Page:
Residents on this track conduct research in an area of interest to springboard into a career as an academic research faculty. You will be paired with a faculty mentor with a successful research record, model them, and learn how to balance clinical and research responsibilities. This track will improve your skills in areas such as study design, data management, giving presentations at meetings and conferences, peer review, proposal writing, and how to obtain funding as you advance through your research career. Participants may choose from a wide array of faculty mentors within or outside the department. Residents are allotted a two-shift reduction per month beginning in EM3 year in order to promote your research that continues through EM4 year.
"I've had a wonderful experience complementing my clinical training with research that will hopefully one day impact the lives of the patients I see. The department has been very supportive and stood alongside me with my primary mentor as I launch my early research career." — Chris Chou, M.D., Class of 2018, Research Track
Emergency Medical Services
In this track, residents will develop expertise in pre-hospital systems and medicine with the opportunity to pursue specialized interests in disaster medicine, search and rescue, hazardous materials, aeromedicine and tactical medicine. Residents who complete this track will be prepared to enter a service medical director position or begin an EMS fellowship position, and contribute to EMS through research, education and policy development. All residents in this track are paired with a primary community partner affiliated with the Washtenaw/Livingston Medical Control Authority, which includes Huron Valley Ambulance, Livingston County EMS, Canton Fire Department, numerous fire departments with first response capability, and Survival Flight.
“My track aligns perfectly with my career goals. Having previous experience makes me a better candidate for fellowship.” — Nate Hunt, M.D., Class of 2020, Emergency Medical Services Professional Track
This track is designed for residents who love the outdoors and have an interest in austere and environmental medicine (aka wilderness medicine) with the goal of becoming a fellow of the Academy of Wilderness Medicine (FAWM). In this track, you will:
- Develop a deeper working knowledge of the practice of medicine in austere environments.
- Complete the Fellowship of the Academy of Wilderness Medicine (FAWM).
- Develop teaching and leadership skills while educating peers and students.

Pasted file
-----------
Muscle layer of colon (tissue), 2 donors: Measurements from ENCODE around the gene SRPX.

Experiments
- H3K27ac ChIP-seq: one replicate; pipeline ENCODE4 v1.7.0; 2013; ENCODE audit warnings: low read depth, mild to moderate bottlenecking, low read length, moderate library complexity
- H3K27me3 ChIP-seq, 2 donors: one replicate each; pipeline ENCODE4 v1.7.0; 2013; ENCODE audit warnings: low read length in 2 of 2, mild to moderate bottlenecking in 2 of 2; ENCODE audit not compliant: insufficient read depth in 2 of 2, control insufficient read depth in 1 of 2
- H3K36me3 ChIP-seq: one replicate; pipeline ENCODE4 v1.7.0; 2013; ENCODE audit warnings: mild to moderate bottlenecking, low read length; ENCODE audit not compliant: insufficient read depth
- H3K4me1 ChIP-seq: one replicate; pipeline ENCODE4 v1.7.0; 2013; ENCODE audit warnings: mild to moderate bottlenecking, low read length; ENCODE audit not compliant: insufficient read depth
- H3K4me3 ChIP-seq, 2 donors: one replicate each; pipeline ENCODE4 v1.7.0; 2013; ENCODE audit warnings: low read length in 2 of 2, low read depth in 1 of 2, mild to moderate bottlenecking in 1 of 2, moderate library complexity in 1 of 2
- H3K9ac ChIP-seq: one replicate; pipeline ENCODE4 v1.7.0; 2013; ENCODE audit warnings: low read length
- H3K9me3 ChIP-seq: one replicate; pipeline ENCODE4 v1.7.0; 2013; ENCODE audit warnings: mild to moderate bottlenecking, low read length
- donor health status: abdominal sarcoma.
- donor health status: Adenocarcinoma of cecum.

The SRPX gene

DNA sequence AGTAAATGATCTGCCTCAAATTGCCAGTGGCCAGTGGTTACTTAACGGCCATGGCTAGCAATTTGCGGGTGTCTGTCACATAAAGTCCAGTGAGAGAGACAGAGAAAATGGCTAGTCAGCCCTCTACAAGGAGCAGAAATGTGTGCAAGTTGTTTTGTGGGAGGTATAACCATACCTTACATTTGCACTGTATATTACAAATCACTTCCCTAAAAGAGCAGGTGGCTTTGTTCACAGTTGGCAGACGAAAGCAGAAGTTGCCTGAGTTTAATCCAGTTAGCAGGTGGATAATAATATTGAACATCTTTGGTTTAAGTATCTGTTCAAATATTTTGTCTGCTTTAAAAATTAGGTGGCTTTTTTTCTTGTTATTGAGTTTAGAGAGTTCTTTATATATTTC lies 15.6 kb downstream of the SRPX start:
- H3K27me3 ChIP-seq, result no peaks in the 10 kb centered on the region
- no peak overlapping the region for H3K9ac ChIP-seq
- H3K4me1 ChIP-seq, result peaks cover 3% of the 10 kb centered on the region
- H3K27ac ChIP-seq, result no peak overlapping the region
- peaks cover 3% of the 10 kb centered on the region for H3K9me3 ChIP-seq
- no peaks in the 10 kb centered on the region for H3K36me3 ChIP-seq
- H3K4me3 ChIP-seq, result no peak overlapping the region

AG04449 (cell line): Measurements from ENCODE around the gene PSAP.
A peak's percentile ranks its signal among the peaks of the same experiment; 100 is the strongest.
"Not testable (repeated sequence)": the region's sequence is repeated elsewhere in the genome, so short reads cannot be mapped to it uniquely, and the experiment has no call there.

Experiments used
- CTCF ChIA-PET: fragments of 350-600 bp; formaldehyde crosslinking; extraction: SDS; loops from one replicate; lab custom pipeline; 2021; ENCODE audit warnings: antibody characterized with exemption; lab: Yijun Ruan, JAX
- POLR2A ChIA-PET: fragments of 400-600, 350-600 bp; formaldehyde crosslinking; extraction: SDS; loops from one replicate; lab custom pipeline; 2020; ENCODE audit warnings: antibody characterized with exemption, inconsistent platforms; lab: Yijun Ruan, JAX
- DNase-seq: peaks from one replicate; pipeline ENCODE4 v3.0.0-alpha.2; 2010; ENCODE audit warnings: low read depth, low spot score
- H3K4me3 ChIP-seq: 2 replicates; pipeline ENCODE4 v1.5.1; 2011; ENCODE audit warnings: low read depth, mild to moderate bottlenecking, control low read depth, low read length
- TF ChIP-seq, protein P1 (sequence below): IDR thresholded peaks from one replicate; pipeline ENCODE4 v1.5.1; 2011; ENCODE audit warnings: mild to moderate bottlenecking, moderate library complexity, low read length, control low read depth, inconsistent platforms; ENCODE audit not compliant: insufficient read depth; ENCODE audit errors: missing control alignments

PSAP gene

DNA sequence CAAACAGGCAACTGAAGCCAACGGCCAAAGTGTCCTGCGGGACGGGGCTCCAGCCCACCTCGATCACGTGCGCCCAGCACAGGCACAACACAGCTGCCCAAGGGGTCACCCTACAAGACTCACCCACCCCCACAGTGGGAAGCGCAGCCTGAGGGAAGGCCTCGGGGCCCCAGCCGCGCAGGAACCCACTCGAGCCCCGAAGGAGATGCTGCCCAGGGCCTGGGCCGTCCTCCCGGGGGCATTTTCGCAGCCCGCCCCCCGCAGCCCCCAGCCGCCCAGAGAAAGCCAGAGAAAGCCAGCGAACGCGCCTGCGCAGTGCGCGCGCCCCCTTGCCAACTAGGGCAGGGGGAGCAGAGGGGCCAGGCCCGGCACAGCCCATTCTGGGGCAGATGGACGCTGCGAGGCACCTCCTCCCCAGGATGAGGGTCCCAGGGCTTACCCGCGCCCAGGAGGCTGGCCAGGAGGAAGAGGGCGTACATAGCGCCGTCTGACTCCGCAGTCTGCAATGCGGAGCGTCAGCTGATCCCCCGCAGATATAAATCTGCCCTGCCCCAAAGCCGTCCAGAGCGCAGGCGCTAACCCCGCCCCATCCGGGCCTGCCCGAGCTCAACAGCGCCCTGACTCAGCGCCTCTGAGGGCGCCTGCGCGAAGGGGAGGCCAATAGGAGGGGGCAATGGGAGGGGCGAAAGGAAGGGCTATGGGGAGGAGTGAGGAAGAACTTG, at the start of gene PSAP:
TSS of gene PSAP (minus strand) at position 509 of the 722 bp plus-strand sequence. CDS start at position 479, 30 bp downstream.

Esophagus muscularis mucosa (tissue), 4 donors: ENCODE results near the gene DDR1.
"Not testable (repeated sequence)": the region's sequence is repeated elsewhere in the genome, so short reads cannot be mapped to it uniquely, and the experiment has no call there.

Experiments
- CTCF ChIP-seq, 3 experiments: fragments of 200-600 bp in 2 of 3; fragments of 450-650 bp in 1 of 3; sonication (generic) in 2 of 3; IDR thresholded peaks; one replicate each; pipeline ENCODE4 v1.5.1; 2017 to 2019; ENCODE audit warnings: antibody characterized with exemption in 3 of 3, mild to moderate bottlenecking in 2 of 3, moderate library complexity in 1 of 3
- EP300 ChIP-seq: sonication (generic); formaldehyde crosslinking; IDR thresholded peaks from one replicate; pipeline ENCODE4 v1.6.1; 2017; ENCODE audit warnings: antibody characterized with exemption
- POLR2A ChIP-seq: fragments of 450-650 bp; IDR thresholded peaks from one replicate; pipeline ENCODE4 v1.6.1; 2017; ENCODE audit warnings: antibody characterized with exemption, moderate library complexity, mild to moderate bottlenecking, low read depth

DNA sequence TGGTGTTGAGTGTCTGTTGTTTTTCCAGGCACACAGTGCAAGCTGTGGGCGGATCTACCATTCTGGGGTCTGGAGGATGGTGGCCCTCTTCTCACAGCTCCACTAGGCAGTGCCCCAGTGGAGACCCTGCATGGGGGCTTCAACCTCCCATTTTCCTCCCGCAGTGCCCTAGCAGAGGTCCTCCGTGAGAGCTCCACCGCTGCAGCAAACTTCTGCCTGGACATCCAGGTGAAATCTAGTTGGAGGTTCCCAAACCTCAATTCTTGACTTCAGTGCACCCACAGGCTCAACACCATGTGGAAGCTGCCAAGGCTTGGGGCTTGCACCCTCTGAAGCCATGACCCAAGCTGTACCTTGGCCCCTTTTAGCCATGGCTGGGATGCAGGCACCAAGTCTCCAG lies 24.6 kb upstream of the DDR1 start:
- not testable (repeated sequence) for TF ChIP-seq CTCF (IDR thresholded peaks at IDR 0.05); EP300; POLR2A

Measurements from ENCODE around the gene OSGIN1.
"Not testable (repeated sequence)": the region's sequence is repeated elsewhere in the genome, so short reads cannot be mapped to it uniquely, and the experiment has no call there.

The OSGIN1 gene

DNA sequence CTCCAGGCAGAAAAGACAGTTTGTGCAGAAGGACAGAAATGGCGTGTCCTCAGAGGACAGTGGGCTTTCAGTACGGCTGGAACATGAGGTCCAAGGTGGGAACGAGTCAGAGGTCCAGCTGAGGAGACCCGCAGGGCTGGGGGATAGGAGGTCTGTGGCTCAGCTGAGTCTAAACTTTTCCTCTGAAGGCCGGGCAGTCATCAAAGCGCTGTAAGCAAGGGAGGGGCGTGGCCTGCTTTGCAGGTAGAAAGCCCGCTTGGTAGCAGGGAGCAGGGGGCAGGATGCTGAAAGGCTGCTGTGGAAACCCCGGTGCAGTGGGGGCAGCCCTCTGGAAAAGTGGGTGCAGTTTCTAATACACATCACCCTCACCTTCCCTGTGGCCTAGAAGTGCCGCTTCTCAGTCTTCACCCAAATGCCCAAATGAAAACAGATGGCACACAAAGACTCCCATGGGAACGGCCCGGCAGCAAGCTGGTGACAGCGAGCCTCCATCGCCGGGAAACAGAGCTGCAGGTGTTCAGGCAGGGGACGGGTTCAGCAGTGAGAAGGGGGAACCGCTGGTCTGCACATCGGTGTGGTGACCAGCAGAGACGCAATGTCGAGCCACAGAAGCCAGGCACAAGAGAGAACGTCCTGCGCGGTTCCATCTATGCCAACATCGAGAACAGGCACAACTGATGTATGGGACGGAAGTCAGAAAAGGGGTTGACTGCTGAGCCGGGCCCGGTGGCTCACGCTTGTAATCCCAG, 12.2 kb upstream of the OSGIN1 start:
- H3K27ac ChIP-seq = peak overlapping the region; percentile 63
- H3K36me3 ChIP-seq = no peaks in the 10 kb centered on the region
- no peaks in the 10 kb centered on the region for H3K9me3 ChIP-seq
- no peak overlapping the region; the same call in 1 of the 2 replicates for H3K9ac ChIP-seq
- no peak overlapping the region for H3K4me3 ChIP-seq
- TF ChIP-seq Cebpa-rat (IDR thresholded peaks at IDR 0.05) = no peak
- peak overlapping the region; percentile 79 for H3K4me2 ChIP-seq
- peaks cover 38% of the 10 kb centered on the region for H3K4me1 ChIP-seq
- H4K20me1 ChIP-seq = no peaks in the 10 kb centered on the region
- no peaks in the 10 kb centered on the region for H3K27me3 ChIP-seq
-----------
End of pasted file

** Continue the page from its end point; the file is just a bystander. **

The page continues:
Many prior residents have done this track in addition to another Professional Track.
“Wilderness medicine is a broad field, and as such the options are limitless. Graduates of this track would be well-suited to train future medical students, residents and pre-hospital providers on various wilderness medicine topics. Additional options include expedition medicine and disaster relief. Prior track residents have also gone on to pursue rural EMS fellowships. The AEM track has allowed me to combine my love for the outdoors with my passion for the practice of medicine.” — Arun Ganti, M.D., Class of 2018, Wilderness Medicine Track
This track exposes residents to the complexities of critical care in low-resource settings. You will gain competency in the following areas:
- Major global causes of morbidity and mortality.
- How health risks vary by gender and income.
- Priority setting and health care rationing.
- Patterns of disease associated with migration and the spread of communicable diseases.
- Social and economic determinants of health in various regions.
- Populations, resources and environment.
- Global trends in health care practice.
- Identifying barriers to health and health care.
- Understanding cultural and ethical issues.
- Ability to adapt clinical skills and practice.
- Advocating for health equity as a human right.
This track offers a fellowship-trained level of expertise to residents interested in pursuing a career in academic emergency medicine. You’ll gain competencies in: technical skills related to high-fidelity simulator and task trainer use; engaging learners in a simulated environment; scenario design; and learner assessment and debriefing. You will be fully prepared to take the Certification Exam for the Society for Simulation in Healthcare by the time you complete this track.
“As part of the simulation track, I have had the opportunity to design and run simulation cases for both the residency and Medical School. This track has provided me with the skills and hands-on training needed to effectively run a simulation program as well as the opportunity to redesign and implement a simulation curriculum.” — Brendan Munzer, M.D., Class of 2017, Clinical Simulation Track
Looking for Something Else?
If there is not a Professional Development Track that matches your specific career goals, our program leaders are open to connecting you to the resources you need to be successful and will work with you to create an individualized track.
“People who are most satisfied with in their career and seem to have the greatest longevity are those who are actively involved in emergency medicine and something else. Making sure our folks are engaged with the spectrum of emergency medicine, not just the clinical care, but also research, medical education, administrative, ultrasound, critical care, pediatrics, etc., is one real antidote to the challenge of burnout.” — Laura Hopson, M.D., Director of the Emergency Medicine Residency Program